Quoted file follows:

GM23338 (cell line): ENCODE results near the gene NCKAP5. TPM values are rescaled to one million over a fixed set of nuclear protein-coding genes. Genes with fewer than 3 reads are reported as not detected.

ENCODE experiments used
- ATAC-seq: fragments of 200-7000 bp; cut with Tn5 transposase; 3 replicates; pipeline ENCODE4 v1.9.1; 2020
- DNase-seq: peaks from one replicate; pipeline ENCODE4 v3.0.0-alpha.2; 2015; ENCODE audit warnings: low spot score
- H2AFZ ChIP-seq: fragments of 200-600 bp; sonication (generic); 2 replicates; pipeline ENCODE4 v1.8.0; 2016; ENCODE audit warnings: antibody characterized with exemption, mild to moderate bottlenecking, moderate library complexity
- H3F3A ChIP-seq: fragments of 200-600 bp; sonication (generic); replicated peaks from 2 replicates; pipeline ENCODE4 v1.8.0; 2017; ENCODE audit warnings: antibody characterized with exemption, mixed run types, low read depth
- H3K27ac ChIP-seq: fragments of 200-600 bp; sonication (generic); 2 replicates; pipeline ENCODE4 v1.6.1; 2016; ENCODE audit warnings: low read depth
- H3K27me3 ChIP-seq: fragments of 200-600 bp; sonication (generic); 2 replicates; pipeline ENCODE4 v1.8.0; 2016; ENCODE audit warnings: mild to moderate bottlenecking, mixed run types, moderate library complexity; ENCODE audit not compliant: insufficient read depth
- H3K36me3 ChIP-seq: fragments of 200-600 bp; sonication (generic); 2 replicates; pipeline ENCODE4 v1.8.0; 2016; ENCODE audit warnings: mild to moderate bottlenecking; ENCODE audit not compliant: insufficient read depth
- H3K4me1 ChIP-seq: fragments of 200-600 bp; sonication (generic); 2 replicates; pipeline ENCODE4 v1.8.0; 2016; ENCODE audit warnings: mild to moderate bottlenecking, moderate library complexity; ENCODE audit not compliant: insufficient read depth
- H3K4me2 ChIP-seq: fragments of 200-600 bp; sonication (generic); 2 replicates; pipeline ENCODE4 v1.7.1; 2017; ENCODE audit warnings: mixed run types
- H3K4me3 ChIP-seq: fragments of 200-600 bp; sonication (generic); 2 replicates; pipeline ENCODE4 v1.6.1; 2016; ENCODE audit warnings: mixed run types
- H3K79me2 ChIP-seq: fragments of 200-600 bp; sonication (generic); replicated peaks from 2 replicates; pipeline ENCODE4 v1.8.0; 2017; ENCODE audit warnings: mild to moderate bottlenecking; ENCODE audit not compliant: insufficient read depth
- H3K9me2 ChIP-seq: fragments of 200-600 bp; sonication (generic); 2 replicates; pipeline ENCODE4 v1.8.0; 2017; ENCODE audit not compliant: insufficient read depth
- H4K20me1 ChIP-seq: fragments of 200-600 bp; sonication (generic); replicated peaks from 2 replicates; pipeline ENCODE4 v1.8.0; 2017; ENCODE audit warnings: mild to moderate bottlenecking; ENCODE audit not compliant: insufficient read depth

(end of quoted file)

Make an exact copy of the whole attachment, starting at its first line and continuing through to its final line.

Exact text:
GM23338 (cell line): ENCODE results near the gene NCKAP5. TPM values are rescaled to one million over a fixed set of nuclear protein-coding genes. Genes with fewer than 3 reads are reported as not detected.

ENCODE experiments used
- ATAC-seq: fragments of 200-7000 bp; cut with Tn5 transposase; 3 replicates; pipeline ENCODE4 v1.9.1; 2020
- DNase-seq: peaks from one replicate; pipeline ENCODE4 v3.0.0-alpha.2; 2015; ENCODE audit warnings: low spot score
- H2AFZ ChIP-seq: fragments of 200-600 bp; sonication (generic); 2 replicates; pipeline ENCODE4 v1.8.0; 2016; ENCODE audit warnings: antibody characterized with exemption, mild to moderate bottlenecking, moderate library complexity
- H3F3A ChIP-seq: fragments of 200-600 bp; sonication (generic); replicated peaks from 2 replicates; pipeline ENCODE4 v1.8.0; 2017; ENCODE audit warnings: antibody characterized with exemption, mixed run types, low read depth
- H3K27ac ChIP-seq: fragments of 200-600 bp; sonication (generic); 2 replicates; pipeline ENCODE4 v1.6.1; 2016; ENCODE audit warnings: low read depth
- H3K27me3 ChIP-seq: fragments of 200-600 bp; sonication (generic); 2 replicates; pipeline ENCODE4 v1.8.0; 2016; ENCODE audit warnings: mild to moderate bottlenecking, mixed run types, moderate library complexity; ENCODE audit not compliant: insufficient read depth
- H3K36me3 ChIP-seq: fragments of 200-600 bp; sonication (generic); 2 replicates; pipeline ENCODE4 v1.8.0; 2016; ENCODE audit warnings: mild to moderate bottlenecking; ENCODE audit not compliant: insufficient read depth
- H3K4me1 ChIP-seq: fragments of 200-600 bp; sonication (generic); 2 replicates; pipeline ENCODE4 v1.8.0; 2016; ENCODE audit warnings: mild to moderate bottlenecking, moderate library complexity; ENCODE audit not compliant: insufficient read depth
- H3K4me2 ChIP-seq: fragments of 200-600 bp; sonication (generic); 2 replicates; pipeline ENCODE4 v1.7.1; 2017; ENCODE audit warnings: mixed run types
- H3K4me3 ChIP-seq: fragments of 200-600 bp; sonication (generic); 2 replicates; pipeline ENCODE4 v1.6.1; 2016; ENCODE audit warnings: mixed run types
- H3K79me2 ChIP-seq: fragments of 200-600 bp; sonication (generic); replicated peaks from 2 replicates; pipeline ENCODE4 v1.8.0; 2017; ENCODE audit warnings: mild to moderate bottlenecking; ENCODE audit not compliant: insufficient read depth
- H3K9me2 ChIP-seq: fragments of 200-600 bp; sonication (generic); 2 replicates; pipeline ENCODE4 v1.8.0; 2017; ENCODE audit not compliant: insufficient read depth
- H4K20me1 ChIP-seq: fragments of 200-600 bp; sonication (generic); replicated peaks from 2 replicates; pipeline ENCODE4 v1.8.0; 2017; ENCODE audit warnings: mild to moderate bottlenecking; ENCODE audit not compliant: insufficient read depth